Interventions for preventing diarrhea-associated hemolytic uremic syndrome: systematic review
1 Discipline of Paediatrics and Child Health, Sydney Medical School, University of Sydney, Sydney, Australia
2 Centre for Evidence Based Paediatrics Gastroenterology and Nutrition (CEBPGAN), The Sydney Children's Hospitals Network (Westmead), Westmead NSW 2145, Australia
3 Kids Research Institute, The Sydney Children's Hospitals Network (Westmead), Westmead NSW 2145, Australia
BMC Public Health 2013, 13:799 doi:10.1186/1471-2458-13-799Published: 3 September 2013
Hemolytic Uremic Syndrome (HUS) may follow infection with Shiga-toxin-producing organisms, principally E. coli O157: H7 (STEC), causing high morbidity and mortality. Our aim was to identify interventions to prevent diarrhea-associated HUS.
Systematic search of the literature for relevant systematic reviews (SRs), randomised controlled trials (RCTs) and public health guidelines.
Of 1097 animal and 762 human studies, 18 animal studies (2 SRs, 2 reviews, plus 14 RCTs) and 6 human studies (3 SRs, plus 3 RCTs) met inclusion criteria. E. coli O157: H7 Type III secreted protein vaccination decreased fecal E. coli O157 shedding in cattle (P = 0.002). E. coli O157: H7 siderophore receptor and porin proteins (SRP) vaccines reduced fecal shedding in cows (OR 0.42 (95% CI 0.25 to 0.73) and increased anti-E. coli 0157: H7 SRP antibodies in their calves (P < 0.001). Bacterin vaccines had no effect. Probiotic or sodium chlorate additives in feeds reduced fecal E. coli O157 load as did improved farm hygiene (P < 0.05). Solarization of soil reduced E. coli O157: H7 contamination in the soil (P < 0.05). In an RCT examining the role of antibiotic treatment of E. coli O157: H7 diarrhea, HUS rates were similar in children treated with Trimethoprim-sulfamethoxazole and controls (RR 0.57; 95% CI 0.11 to 2.81). In another RCT, HUS rates were similar in children receiving Synsorb-Pk and placebo (RR 0.93; 95% CI 0.39 to 2.22). In one SR, hand washing reduced diarrhea by 39% in institutions (IRR 0.61; 95% CI 0.40 to 0.92) and 32% in community settings (IRR 0.68; 95% CI 0.52 to 0.90) compared to controls. Guidelines contained recommendations to prevent STEC transmission from animals and environments to humans, including appropriate food preparation, personal hygiene, community education, and control of environmental contamination, food and water quality.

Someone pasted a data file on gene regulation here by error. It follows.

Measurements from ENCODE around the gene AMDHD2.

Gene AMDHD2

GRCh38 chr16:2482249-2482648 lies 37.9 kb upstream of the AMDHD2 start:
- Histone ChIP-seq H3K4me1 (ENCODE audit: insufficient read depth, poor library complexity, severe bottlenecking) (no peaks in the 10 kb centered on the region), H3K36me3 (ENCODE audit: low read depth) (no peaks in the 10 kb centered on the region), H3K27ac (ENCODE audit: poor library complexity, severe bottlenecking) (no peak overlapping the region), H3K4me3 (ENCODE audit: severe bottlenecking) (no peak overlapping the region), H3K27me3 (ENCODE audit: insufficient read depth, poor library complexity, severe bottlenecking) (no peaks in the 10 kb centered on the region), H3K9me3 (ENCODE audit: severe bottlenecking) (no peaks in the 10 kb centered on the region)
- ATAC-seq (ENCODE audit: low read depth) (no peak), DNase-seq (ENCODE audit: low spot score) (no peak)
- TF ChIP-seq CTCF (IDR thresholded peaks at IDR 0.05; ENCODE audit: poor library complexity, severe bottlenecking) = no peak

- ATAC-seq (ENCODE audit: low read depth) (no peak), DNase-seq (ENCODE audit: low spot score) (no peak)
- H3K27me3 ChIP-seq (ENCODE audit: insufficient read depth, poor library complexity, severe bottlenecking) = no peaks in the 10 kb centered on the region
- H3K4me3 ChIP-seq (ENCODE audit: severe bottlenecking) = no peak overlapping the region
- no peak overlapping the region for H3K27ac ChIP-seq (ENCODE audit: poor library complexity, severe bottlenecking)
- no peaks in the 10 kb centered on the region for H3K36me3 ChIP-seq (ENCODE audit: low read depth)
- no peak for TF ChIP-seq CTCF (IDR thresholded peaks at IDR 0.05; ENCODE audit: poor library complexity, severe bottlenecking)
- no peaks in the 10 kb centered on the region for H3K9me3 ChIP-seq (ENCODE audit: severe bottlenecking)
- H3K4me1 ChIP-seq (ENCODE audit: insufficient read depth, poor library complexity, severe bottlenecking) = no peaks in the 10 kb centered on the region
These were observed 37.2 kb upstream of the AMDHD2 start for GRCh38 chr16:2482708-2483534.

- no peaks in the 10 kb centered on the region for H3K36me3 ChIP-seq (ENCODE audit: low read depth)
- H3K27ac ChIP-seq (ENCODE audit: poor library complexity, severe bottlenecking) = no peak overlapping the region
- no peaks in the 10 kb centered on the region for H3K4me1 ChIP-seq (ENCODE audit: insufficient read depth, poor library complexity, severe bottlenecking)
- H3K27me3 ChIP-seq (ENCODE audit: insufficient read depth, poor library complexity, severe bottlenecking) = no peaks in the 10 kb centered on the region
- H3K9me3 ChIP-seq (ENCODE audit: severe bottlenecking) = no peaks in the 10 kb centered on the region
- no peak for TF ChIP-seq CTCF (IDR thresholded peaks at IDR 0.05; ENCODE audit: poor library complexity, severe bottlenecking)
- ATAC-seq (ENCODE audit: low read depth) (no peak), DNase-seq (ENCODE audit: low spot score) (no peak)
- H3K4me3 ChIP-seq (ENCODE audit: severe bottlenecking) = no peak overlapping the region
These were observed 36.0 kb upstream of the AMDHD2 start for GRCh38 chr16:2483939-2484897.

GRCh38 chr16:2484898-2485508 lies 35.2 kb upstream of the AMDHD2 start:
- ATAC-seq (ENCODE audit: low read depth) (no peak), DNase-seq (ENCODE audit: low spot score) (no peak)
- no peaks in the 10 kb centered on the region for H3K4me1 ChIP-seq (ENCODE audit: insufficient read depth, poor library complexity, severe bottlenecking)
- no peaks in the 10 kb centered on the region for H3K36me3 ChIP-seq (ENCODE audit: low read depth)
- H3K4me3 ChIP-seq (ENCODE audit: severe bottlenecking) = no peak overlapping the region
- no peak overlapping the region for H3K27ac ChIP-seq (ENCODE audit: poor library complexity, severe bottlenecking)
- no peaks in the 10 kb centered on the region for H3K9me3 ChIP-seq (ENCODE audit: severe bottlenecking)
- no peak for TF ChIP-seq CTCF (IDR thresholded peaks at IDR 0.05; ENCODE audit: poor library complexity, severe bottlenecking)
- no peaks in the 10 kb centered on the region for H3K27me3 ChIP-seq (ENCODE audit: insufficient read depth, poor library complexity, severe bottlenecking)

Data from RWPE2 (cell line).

Animal carriage of STEC is decreased by vaccination and improved farm practices. Treatment of STEC diarrhea with antibiotics and toxin-binders did not prevent HUS. Public health interventions are the key to preventing STEC-associated diarrhea and HUS.